The Adventures will pass to Gaming History as a really bad Castlevania title. Fortunately, Belmont’s Revenge came to save the day and show that good GB Castlevanias can be made. And what a game Simon’s Revenge is.
Castlevania The Adventure II: Pocket perfection
What The Adventure screwed, Belmont’s Revenge fixed it and improved it to kingdom come. Not only this sequel of the GB entry introduces a more Megaman-ish level selection, but it also has some of the most incredible level design and music of the series. And it’s a portable Castlevania!
Everything that made the first The Adventure was patched up and improved in this sequel. The already mentioned level selection style improves replayability quite a lot, as you no longer need to do everything in order. Sub-weapons are back (although we only have Holy Water, the Axe, and the Cross if you are playing the Japanese version), the OST sounds amazing,… And can we just say how damn clever the enemy placement is in all levels? They even work as platforms in certain areas, it’s crazy!
The Adventure II was one of those titles that you think it will suck hard only to turn out to be of the best Classicvanias out there. Again, that soundtrack alone is worth experiencing the game. But I wonder: what happens when you try to translate Castlevania on the SNES?
Super Castlevania IV: Surpassing the original by 16 bits
After leaving behind the 8-bit era, Konami thought about the best way to introduce Castlevania to the new Nintendo system. Perhaps… a new entry? A more mature and evolved version of the series? Come on, leave those things to Megaman and Super Metroid, we are talking about Castlevania right here! What the SNES needs is a remake of the original. And while this may sound repetitive nowadays, we are talking about the good old Konami right here. And that’s why they made the masterpiece known as Super Castlevania IV.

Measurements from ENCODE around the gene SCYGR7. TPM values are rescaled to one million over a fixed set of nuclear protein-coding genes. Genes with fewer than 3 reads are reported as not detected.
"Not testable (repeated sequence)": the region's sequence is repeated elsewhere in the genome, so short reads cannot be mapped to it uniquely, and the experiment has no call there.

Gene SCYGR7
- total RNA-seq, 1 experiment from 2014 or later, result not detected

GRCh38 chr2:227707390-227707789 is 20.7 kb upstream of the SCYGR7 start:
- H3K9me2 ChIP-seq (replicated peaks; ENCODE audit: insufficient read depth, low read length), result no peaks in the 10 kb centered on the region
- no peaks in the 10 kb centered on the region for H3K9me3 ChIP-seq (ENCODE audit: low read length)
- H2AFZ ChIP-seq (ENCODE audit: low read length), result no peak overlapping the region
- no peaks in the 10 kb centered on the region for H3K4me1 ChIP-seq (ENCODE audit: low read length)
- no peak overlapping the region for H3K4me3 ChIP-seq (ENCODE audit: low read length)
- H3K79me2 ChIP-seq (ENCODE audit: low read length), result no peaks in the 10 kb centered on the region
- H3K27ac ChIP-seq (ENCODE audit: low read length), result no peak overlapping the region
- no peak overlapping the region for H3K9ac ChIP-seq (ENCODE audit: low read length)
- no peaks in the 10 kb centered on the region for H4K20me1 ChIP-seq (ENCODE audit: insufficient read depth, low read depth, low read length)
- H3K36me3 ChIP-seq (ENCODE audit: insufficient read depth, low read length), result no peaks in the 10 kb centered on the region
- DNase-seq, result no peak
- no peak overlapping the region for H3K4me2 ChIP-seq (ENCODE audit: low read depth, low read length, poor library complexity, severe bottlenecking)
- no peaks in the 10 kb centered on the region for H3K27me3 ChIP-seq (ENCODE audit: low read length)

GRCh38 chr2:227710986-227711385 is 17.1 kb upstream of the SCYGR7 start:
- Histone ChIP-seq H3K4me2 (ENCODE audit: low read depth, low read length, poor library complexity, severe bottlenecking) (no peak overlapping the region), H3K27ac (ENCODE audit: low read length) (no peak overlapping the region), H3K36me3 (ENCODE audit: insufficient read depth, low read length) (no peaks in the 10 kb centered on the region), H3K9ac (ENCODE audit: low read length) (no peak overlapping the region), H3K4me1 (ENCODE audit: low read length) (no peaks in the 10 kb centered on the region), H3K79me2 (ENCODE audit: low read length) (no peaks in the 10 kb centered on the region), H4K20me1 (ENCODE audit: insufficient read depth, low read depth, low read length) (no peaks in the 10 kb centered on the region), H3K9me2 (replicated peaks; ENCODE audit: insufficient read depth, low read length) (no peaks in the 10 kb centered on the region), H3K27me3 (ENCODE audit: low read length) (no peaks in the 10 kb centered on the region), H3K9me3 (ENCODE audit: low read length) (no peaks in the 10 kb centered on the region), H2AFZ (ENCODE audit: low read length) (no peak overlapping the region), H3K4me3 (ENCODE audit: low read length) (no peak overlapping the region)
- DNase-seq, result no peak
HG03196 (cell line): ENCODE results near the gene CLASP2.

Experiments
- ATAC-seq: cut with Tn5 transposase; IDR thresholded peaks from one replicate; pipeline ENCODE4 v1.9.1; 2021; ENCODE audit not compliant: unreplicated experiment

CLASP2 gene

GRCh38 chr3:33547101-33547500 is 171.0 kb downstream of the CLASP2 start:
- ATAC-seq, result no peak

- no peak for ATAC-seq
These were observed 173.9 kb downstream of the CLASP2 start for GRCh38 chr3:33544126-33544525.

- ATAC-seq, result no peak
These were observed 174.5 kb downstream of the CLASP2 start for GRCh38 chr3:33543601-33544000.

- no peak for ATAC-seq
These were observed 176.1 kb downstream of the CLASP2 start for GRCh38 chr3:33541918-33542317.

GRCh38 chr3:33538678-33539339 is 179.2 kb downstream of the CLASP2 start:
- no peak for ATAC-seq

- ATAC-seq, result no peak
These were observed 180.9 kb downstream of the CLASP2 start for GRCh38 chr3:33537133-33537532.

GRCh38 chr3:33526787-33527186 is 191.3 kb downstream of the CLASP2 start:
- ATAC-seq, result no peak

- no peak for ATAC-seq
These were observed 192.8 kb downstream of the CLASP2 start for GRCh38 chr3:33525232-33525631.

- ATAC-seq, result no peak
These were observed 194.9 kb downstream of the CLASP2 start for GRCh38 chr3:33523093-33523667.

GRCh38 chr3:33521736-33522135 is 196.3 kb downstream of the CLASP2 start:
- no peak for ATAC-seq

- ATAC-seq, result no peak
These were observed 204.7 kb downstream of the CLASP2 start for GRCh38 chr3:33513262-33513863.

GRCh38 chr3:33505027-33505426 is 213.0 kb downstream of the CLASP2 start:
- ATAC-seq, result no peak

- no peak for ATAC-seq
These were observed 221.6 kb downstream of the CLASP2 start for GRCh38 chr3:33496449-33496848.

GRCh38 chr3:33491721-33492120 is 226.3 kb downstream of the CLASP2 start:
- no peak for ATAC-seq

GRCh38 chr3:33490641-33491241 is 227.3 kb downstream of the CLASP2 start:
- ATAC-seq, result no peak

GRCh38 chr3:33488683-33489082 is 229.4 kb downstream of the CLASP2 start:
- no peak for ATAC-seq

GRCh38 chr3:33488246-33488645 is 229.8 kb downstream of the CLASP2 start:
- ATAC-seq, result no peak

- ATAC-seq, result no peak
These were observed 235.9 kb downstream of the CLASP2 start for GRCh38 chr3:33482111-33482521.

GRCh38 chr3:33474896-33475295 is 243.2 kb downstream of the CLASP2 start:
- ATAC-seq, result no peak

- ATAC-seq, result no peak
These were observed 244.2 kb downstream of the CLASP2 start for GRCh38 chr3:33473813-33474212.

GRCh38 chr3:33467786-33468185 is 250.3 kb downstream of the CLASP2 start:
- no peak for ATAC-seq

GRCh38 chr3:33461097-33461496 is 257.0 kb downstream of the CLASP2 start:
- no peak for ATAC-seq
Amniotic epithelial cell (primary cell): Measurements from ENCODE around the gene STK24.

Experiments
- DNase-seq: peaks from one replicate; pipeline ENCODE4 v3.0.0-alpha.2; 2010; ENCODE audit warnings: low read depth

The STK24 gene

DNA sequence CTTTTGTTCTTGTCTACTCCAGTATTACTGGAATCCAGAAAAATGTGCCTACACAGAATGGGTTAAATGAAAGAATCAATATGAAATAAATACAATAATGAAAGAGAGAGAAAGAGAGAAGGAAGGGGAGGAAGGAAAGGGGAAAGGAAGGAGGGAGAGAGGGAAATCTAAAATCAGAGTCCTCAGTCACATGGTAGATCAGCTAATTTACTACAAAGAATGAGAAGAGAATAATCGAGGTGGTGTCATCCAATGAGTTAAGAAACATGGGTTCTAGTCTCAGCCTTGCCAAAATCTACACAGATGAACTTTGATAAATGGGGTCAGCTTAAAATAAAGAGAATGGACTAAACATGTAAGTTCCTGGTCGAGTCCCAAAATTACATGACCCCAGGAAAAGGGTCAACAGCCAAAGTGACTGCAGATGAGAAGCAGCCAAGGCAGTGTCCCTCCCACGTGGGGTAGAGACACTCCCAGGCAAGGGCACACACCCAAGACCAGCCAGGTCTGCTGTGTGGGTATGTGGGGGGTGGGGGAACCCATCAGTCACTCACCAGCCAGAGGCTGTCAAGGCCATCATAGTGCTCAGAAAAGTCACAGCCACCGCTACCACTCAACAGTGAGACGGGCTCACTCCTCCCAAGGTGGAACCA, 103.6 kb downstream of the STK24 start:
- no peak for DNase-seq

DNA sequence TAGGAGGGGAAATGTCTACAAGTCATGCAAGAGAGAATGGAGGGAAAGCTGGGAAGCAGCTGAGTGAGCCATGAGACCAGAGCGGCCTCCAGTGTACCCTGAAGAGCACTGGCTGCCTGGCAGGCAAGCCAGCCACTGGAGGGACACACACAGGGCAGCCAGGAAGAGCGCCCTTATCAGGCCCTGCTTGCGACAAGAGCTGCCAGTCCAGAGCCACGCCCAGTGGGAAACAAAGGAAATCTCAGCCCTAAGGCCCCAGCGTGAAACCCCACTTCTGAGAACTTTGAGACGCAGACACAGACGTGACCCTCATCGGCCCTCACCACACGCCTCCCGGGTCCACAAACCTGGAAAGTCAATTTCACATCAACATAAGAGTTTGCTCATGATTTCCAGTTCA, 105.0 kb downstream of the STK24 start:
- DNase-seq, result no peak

If you want to start somewhere, make sure you begin with Super Castlevania IV. The remake of the original NES title is the pinnacle of movement and enjoyment for the Classicvania side of the franchise. I mean, only if we don’t talk about Rondo of Blood, of course. But yeah, it turns out that the Super Nintendo version of Simon Belmont is able to whip in all directions. Not only that but now he can use his trusty weapon as a grappling hook AND control his jump in mid-air! Add to this an amazing soundtrack (which at this point you should sense a pattern with Castlevania games having great tracks) and you get the best title in this collection. It’s fun, it’s challenging, and it’s a blast. Too bad most of the bosses are a complete joke.
Castlevania Bloodlines: Where in the world is Dracula Sandiego
Konami has always been a little bit weird in terms of sticking with one console. But hey, I don’t mind them with Bloodlines. After all, Genesis does what Nintendon’t. But the change from 16-bit to, well, 16-bit in another platform didn’t lower the quality of the franchise. In fact, it actually made it even prettier and harder than before. Many people don’t know about Bloodlines due to the lack of presence outside of Internet ROMs, and that’s quite a shame. Why? Because Bloodlines is stupid good, that’s why.
We are in the First World War. Elizabeth Bartley (a clear reference to the real Elizabeth Bathory A.K.A. The Blood Countess) wants to resurrect her dear old uncle, Dracula. Thus, she triggers the events of WWI by killing the Crown Prince of Austria because, of course, she does. History could be more enjoyable if it was told by Castlevania if you ask me. Anyway, amidst the chaos, two vampire hunters appear. John Morris, which is the son of Quincy Morris (the same one from Bram Stoker’s Dracula), and Eric Lecarde, who was born in Spain. Both warriors were related by blood to the Belmont clan, Morris wielding the Vampire Killer while Lecarde holding the Alucard Spear. And all of this to say that you can play with both characters, talk about filler.